Almost 100 years after it was first tried, hydro-electric power is returning to a tourist honeypot.

The old turbine at Watendlath is to be replaced as part of a £10million green power project by the National Trust in Cumbria.

It is one of 10 projects planned for the county over the next three years.

They are part of a national programme to invest £33m in 43 projects to help the chairty generate 50 per cent of our energy from renewable energy sources by 202 0

The original Watendlath unit was built in 1920 to provided electricity before the hamlet was served by the National Grid, but has not been operational for decades.

The powerhouse still contains the original 1920’s Francis turbine manufactured by Gilkes of Kendal. Both will be replaced, as will the original pipes used to supply the water.

The system is known as a “run of the river hydro”. It does not involve damming up water, instead it flows over a grille and a certain amount falls through into a pipe below which delivers the water at high pressure to turn the turbo at 1,000 rpm.

The energy produced will be enough to power 55 average family homes for a year.

The new turbine will produce 200,000 kilowatt hours of power a year. The average home uses 3,600 kilowatts a year.

The project is expected to cost around £350,000.

It follows similar schemes at Stickle Ghyll in Great Langdale, which was completed in October 2015, Hause Gill at Seatoller and Hayeswater at Hartsop in the Ullswater valley .

The Hayeswater scheme is the biggest yet, producing 250 kilowatts of power and costing over £ 1 m. The Stickle Gill scheme cost £800,000.

Two schemes are currently in construction at Greenburn, Little Langdale and Netherbeck, West Lakes.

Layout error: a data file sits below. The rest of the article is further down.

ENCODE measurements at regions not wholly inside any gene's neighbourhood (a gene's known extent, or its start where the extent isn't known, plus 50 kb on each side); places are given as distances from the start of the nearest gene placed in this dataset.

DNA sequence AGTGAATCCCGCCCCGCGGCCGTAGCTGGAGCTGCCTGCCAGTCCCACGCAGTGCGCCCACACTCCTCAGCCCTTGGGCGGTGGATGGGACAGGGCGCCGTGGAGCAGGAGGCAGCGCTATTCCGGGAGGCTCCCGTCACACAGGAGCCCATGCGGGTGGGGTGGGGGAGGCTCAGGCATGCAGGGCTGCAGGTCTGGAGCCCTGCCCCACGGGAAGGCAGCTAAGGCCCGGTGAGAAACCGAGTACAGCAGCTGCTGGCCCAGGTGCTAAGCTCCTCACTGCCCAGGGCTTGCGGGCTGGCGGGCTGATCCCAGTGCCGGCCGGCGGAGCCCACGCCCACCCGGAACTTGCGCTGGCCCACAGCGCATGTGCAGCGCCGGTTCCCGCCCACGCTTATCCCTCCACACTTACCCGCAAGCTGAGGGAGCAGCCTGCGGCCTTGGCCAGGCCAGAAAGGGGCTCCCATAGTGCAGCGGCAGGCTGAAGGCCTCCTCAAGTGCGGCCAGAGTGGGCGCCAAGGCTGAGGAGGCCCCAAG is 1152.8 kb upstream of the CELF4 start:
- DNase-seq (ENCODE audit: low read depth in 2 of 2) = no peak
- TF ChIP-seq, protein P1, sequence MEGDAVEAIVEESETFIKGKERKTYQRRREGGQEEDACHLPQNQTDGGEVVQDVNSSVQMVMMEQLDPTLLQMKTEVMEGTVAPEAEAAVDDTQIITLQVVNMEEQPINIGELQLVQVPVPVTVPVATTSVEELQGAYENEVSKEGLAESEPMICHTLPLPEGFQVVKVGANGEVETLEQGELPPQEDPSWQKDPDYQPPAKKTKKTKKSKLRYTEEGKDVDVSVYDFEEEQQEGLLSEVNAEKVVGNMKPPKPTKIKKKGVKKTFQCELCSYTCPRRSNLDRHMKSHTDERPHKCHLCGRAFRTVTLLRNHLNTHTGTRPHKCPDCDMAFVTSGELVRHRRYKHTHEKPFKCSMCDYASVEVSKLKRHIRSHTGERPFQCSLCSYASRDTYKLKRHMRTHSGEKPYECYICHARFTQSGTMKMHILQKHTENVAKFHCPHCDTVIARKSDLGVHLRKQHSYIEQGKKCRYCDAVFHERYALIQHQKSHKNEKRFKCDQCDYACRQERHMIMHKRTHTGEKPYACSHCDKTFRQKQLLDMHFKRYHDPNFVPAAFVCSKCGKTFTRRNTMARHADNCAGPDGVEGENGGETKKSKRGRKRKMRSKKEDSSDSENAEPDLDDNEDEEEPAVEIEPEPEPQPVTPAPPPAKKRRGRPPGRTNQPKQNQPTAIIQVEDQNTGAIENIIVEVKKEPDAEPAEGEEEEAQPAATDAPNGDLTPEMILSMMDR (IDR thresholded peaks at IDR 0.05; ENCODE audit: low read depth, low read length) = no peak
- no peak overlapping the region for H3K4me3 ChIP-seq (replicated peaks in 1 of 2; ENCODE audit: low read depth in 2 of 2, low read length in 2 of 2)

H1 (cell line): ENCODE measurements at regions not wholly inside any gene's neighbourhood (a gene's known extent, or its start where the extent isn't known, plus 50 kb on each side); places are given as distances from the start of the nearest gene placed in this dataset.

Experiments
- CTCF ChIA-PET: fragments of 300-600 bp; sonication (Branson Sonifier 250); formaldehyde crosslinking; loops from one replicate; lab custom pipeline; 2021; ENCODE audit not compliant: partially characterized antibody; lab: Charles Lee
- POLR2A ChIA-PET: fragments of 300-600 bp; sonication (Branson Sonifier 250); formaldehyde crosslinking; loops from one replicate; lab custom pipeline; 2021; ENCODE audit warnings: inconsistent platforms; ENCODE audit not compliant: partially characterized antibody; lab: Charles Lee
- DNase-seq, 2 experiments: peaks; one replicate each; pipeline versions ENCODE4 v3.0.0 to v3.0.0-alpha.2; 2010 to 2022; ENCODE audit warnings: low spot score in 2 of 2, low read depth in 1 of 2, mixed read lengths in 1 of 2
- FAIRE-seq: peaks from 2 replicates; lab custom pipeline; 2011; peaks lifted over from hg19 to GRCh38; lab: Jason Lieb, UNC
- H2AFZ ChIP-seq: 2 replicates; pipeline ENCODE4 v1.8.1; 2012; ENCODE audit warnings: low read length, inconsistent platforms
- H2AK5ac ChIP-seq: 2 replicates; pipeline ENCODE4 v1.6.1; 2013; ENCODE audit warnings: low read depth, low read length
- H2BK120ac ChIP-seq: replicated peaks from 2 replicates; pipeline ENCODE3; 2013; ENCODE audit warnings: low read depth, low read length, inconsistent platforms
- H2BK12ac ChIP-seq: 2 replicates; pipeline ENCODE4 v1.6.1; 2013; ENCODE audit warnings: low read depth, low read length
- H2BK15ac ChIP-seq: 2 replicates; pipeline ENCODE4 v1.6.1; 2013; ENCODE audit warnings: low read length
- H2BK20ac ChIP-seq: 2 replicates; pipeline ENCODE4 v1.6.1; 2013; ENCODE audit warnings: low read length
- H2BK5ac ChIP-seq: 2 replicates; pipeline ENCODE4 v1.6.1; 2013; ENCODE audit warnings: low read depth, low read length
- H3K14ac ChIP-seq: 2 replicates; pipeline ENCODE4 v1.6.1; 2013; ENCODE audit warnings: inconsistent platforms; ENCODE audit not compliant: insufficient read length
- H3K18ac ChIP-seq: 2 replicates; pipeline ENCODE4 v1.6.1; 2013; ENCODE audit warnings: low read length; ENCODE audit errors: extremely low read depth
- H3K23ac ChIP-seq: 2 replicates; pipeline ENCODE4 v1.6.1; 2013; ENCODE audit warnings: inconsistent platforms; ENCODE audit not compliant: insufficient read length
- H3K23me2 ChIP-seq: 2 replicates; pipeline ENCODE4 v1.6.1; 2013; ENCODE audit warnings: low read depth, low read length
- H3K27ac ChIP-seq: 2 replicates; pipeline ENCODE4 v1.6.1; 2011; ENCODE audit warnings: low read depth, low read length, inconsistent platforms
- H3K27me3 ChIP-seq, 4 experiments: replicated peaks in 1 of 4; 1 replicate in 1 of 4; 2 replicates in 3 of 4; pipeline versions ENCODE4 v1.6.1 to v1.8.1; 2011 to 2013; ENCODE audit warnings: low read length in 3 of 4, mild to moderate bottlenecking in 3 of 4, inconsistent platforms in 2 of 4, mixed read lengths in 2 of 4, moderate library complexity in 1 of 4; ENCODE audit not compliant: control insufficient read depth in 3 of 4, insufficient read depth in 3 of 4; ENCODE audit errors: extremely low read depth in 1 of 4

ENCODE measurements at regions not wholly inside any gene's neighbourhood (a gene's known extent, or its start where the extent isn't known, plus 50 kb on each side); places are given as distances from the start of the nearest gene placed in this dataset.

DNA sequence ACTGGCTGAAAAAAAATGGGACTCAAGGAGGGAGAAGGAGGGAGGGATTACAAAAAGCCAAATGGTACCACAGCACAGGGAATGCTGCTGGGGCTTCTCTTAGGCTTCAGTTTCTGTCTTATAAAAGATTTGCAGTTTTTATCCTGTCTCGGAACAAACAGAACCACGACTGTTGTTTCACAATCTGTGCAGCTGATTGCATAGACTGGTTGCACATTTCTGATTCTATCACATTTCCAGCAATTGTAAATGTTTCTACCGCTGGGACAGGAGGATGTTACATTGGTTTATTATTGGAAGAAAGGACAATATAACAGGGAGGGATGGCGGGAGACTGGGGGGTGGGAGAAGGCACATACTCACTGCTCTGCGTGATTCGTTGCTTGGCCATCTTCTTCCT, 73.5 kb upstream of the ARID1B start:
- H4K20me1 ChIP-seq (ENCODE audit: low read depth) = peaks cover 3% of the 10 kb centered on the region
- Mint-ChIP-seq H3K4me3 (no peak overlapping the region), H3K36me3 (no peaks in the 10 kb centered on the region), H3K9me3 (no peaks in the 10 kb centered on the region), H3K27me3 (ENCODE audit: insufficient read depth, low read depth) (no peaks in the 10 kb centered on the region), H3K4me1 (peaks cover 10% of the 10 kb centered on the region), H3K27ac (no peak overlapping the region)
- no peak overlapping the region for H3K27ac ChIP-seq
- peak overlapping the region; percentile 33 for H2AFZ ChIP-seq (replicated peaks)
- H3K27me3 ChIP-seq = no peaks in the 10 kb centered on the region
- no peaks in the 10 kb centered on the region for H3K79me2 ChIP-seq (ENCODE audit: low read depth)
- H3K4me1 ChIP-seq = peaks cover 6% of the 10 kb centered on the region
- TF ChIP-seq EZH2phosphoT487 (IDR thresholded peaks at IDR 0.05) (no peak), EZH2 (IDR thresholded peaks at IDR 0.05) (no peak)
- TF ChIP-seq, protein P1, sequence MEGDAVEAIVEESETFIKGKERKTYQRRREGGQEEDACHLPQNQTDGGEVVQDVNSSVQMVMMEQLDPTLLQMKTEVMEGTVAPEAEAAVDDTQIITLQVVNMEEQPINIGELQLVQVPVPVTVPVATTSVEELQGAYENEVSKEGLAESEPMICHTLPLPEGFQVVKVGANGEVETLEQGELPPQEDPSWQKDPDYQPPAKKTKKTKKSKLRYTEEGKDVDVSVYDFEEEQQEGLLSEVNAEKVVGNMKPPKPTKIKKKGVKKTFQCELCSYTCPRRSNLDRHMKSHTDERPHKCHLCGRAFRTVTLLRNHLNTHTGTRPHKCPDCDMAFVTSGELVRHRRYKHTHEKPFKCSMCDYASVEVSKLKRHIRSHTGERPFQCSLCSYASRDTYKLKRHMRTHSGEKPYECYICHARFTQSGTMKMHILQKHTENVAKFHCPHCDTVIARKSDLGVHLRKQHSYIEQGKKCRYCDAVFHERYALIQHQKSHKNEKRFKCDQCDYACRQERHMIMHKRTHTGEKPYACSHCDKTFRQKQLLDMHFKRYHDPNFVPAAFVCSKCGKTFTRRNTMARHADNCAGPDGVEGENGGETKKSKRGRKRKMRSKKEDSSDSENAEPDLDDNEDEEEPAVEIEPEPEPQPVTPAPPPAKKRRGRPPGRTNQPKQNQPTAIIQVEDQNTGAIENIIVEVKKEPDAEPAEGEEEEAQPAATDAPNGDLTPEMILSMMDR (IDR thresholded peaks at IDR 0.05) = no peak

Garry Sharples, the National Trust’s lead consultant in the Lakes for h ydropower p rojects, said of the Watendlath scheme : “ T he turbine is still there, and could be used, but we will be installing a modern unit.

“ In 2011 we car r ied out a survey of all the water courses on National Trust land and discovered that over 150 projects could be established, though it is unlikely that all will be developed because of the environmental impact some would cause.

“What we really like about these schemes in the Lakes is the fact that many of the watercourses have been used for hydropower over previous centuries – whether for fulling mills, corn mills or to power the numerous mines and quarries we have in the Lake District.

“We’re also discovering many redundant schemes that are similar to ours, switched off when power was eventually brought into valleys and more remote parts of the Lakes. In other words, hydropower is nothing new – we are just developing a more modern and efficient way of utilising our ubiquitous water supply but with much more rigorous environmental safeguards than ever before.”

With it's easy incline and postcard scenery, the walk to Watendlath alongside the beck attracts thousands of visitors each year.

The powerhouses used to house the turbines are faced with uncut stone or reclaimed slates so that they are in keeping with their surroundings.

The Natiomnal Trust is hoping to begin work on the turbine scheme in autumn next year. The project is expected to last about a year, weathe permitting.